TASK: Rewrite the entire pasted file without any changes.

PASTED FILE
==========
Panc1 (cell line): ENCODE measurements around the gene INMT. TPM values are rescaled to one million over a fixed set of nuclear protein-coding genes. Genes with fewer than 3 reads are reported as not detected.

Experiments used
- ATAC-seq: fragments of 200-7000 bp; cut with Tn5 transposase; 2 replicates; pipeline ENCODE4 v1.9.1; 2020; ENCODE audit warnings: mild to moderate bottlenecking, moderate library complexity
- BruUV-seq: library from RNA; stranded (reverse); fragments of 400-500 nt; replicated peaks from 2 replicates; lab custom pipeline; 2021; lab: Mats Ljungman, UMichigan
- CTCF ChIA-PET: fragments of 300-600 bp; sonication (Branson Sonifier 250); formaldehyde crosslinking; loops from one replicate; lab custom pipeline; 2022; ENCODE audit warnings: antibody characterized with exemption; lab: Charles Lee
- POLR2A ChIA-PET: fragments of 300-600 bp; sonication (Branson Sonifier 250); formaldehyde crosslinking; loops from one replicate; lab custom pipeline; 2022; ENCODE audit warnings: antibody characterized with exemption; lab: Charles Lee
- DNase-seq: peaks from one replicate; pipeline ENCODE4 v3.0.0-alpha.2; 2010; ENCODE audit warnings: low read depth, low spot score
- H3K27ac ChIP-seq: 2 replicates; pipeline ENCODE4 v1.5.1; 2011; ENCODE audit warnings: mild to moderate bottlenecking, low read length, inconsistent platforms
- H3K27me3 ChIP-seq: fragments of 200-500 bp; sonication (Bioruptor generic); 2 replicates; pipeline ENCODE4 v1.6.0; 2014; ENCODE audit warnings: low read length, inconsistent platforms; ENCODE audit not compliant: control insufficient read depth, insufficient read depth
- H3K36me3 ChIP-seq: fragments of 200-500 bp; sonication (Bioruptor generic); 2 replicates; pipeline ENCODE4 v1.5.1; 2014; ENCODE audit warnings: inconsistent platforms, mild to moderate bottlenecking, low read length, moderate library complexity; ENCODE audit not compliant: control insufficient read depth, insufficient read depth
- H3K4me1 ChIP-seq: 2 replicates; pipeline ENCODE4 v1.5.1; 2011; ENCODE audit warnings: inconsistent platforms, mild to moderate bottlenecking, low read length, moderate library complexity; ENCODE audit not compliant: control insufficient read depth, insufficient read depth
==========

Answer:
Panc1 (cell line): ENCODE measurements around the gene INMT. TPM values are rescaled to one million over a fixed set of nuclear protein-coding genes. Genes with fewer than 3 reads are reported as not detected.

Experiments used
- ATAC-seq: fragments of 200-7000 bp; cut with Tn5 transposase; 2 replicates; pipeline ENCODE4 v1.9.1; 2020; ENCODE audit warnings: mild to moderate bottlenecking, moderate library complexity
- BruUV-seq: library from RNA; stranded (reverse); fragments of 400-500 nt; replicated peaks from 2 replicates; lab custom pipeline; 2021; lab: Mats Ljungman, UMichigan
- CTCF ChIA-PET: fragments of 300-600 bp; sonication (Branson Sonifier 250); formaldehyde crosslinking; loops from one replicate; lab custom pipeline; 2022; ENCODE audit warnings: antibody characterized with exemption; lab: Charles Lee
- POLR2A ChIA-PET: fragments of 300-600 bp; sonication (Branson Sonifier 250); formaldehyde crosslinking; loops from one replicate; lab custom pipeline; 2022; ENCODE audit warnings: antibody characterized with exemption; lab: Charles Lee
- DNase-seq: peaks from one replicate; pipeline ENCODE4 v3.0.0-alpha.2; 2010; ENCODE audit warnings: low read depth, low spot score
- H3K27ac ChIP-seq: 2 replicates; pipeline ENCODE4 v1.5.1; 2011; ENCODE audit warnings: mild to moderate bottlenecking, low read length, inconsistent platforms
- H3K27me3 ChIP-seq: fragments of 200-500 bp; sonication (Bioruptor generic); 2 replicates; pipeline ENCODE4 v1.6.0; 2014; ENCODE audit warnings: low read length, inconsistent platforms; ENCODE audit not compliant: control insufficient read depth, insufficient read depth
- H3K36me3 ChIP-seq: fragments of 200-500 bp; sonication (Bioruptor generic); 2 replicates; pipeline ENCODE4 v1.5.1; 2014; ENCODE audit warnings: inconsistent platforms, mild to moderate bottlenecking, low read length, moderate library complexity; ENCODE audit not compliant: control insufficient read depth, insufficient read depth
- H3K4me1 ChIP-seq: 2 replicates; pipeline ENCODE4 v1.5.1; 2011; ENCODE audit warnings: inconsistent platforms, mild to moderate bottlenecking, low read length, moderate library complexity; ENCODE audit not compliant: control insufficient read depth, insufficient read depth